THE hopes of three Queensland National Rugby League (NRL) expansion bids were boosted today as the Gold Coast Titans’ debt woes deepened, but club boss Michael Searle is adamant it has a future.
The Titans property arm faces a bankruptcy hearing next month after a Federal Court ruling today allowed a major creditor to begin wind-up proceedings.
The court gave Reed Constructions permission to seek $1.046m from the Titans' property arm placing further strain on the Gold Coast NRL club, which reportedly has debts totalling $35 million.
The court set the matter to be dealt with on April 20, which gives the Titans’ property group less than 30 days to prove its solvency and avoid being declared bankrupt.
The Australian Rugby League Commission (ARLC) has refused to guarantee the future of the Titans group, which could play into the hands of bidding franchises in Brisbane, Ipswich and Central Queensland.
External auditors appointed by the ARLC have reportedly found the club’s debts stretch further than the property arm and are intertwined with football club operations.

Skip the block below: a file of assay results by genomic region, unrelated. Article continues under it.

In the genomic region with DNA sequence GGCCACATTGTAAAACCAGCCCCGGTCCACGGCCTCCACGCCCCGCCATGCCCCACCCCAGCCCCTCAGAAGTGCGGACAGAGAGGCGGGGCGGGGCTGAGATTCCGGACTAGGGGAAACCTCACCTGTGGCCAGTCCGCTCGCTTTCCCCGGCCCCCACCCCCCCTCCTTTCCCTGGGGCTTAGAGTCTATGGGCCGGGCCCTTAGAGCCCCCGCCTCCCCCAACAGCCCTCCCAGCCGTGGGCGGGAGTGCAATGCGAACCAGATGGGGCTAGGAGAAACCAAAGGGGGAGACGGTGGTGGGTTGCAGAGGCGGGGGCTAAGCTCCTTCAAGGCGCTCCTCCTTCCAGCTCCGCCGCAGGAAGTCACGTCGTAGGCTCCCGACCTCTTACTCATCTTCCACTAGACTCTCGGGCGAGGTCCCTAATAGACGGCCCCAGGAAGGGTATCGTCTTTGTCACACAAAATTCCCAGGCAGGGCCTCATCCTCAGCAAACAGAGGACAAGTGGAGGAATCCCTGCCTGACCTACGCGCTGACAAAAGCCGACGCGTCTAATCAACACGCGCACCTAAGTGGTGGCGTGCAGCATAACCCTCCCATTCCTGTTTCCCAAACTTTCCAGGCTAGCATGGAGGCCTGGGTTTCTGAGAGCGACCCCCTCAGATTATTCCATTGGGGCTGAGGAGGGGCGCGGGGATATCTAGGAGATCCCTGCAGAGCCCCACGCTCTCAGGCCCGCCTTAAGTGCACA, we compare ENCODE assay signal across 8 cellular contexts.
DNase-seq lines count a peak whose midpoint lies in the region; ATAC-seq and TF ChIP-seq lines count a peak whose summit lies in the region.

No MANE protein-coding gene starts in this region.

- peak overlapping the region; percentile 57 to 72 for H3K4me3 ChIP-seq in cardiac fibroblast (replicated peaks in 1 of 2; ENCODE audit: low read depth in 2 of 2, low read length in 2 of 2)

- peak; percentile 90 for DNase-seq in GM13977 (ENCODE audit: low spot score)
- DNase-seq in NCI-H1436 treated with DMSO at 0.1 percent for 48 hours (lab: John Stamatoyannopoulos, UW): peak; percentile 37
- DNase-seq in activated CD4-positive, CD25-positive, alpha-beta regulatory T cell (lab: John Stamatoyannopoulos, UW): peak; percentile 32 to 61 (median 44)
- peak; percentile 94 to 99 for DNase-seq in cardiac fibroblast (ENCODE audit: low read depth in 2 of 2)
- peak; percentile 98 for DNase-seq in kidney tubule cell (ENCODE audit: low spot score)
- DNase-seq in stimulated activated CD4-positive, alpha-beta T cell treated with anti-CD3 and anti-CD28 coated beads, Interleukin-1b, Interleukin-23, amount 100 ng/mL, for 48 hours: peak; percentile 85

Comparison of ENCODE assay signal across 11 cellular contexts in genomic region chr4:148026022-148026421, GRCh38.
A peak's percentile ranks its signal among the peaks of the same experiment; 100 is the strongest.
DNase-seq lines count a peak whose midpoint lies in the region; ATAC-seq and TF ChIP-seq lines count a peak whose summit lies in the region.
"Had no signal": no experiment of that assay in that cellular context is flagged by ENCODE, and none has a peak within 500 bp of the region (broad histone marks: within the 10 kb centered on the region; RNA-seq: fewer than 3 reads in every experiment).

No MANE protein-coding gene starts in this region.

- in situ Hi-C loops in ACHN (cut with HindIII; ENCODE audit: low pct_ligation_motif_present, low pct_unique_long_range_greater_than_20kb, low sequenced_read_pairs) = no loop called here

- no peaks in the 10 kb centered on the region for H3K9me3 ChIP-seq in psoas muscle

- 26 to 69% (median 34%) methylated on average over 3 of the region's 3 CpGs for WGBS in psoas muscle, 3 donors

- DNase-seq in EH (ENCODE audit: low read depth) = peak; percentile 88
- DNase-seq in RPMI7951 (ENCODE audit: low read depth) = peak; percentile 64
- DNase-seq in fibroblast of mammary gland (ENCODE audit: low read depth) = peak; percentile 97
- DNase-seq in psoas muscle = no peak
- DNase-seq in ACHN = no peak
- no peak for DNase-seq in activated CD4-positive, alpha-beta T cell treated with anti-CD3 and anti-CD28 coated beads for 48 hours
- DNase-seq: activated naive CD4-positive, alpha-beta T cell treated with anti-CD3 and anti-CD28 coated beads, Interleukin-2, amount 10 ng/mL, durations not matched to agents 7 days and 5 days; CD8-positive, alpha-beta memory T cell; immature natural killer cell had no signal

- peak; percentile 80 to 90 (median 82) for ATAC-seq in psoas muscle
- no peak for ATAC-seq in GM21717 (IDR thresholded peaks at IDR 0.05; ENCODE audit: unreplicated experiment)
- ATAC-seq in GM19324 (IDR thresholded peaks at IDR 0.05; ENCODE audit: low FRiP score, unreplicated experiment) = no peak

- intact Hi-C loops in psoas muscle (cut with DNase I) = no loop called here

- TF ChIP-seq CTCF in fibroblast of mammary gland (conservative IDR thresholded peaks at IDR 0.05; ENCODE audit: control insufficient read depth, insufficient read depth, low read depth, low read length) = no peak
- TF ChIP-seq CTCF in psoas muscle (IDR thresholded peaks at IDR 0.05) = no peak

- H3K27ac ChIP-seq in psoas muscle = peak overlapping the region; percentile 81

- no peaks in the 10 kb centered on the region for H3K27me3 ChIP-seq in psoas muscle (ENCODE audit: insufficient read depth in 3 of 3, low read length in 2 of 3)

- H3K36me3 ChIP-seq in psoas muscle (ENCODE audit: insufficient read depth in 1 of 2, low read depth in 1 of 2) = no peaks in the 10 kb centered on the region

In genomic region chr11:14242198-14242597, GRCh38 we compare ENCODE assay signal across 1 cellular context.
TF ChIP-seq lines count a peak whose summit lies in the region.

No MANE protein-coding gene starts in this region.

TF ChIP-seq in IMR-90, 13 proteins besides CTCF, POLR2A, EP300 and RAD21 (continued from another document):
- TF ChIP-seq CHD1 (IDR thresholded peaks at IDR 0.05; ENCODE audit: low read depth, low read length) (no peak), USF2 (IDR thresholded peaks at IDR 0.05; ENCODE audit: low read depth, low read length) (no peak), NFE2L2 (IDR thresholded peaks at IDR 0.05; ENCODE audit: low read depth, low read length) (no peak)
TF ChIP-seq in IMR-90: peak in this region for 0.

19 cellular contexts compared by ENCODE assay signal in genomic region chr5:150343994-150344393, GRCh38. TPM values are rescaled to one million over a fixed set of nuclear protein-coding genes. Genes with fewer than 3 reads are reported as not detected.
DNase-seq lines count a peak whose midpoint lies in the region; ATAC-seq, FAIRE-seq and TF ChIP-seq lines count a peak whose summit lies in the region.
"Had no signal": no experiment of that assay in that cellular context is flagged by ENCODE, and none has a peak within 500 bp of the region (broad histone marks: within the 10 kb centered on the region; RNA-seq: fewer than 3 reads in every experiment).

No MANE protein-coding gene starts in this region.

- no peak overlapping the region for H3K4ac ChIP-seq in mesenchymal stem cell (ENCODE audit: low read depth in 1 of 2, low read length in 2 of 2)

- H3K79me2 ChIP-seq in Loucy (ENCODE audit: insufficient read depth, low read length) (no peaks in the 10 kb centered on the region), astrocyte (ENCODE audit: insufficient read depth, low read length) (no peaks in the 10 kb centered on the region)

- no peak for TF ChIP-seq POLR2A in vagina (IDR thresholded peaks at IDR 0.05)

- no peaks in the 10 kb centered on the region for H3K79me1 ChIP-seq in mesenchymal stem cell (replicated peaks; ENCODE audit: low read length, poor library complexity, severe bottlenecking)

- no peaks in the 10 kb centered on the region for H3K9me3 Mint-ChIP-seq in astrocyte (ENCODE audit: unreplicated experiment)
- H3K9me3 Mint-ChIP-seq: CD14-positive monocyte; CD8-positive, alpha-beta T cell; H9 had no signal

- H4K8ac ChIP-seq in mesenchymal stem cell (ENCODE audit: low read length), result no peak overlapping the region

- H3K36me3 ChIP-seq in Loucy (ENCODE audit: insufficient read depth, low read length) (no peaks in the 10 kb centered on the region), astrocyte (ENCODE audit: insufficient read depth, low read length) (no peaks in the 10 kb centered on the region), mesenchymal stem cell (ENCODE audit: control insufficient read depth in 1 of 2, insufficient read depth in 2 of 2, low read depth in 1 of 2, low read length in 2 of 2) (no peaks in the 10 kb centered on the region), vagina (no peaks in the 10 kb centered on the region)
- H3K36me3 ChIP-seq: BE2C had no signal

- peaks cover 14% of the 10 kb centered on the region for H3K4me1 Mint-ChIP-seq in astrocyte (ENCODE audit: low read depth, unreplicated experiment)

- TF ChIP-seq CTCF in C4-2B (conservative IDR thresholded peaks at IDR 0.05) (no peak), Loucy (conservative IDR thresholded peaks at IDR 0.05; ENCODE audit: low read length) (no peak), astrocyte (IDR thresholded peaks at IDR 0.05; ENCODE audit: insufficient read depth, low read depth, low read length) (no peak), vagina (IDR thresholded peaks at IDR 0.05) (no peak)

The NRL has declined to offer any further financial bailout for the beleaguered club so far.
However, NRL boss David Gallop says he is determined to keep the Titans afloat while admitting the organisation is under ‘considerable financial stress’.
“We are working through the options,’’ he says.
Titans boss Michael Searle this afternoon released a statement saying the football club was sustainable and projected to achieve a profit this year.
“Despite cash flow projections showing a current shortfall of approximately $2.5 million dollars, The Football Club is projecting a profit in season 2012,” says Searle.
“The current is shortfall is a result of poor home crowds on the back of a disappointing 2011 season, the ongoing servicing costs associated with the building dispute in 2010 and the overall economic downturn on the Gold Coast.
“Our initial discussions with the NRL revolved around the safeguarding of both the Property Trust and the Football Club. After consultation with the ARLC, there are now two strategies in relation to the Football Club and the Property Trust.
“Going forward the Football Club on its own, is profitable and sustainable. Our current discussions with the ARLC are focused only on the Football Club funding to ensure its longevity and sustainability.”
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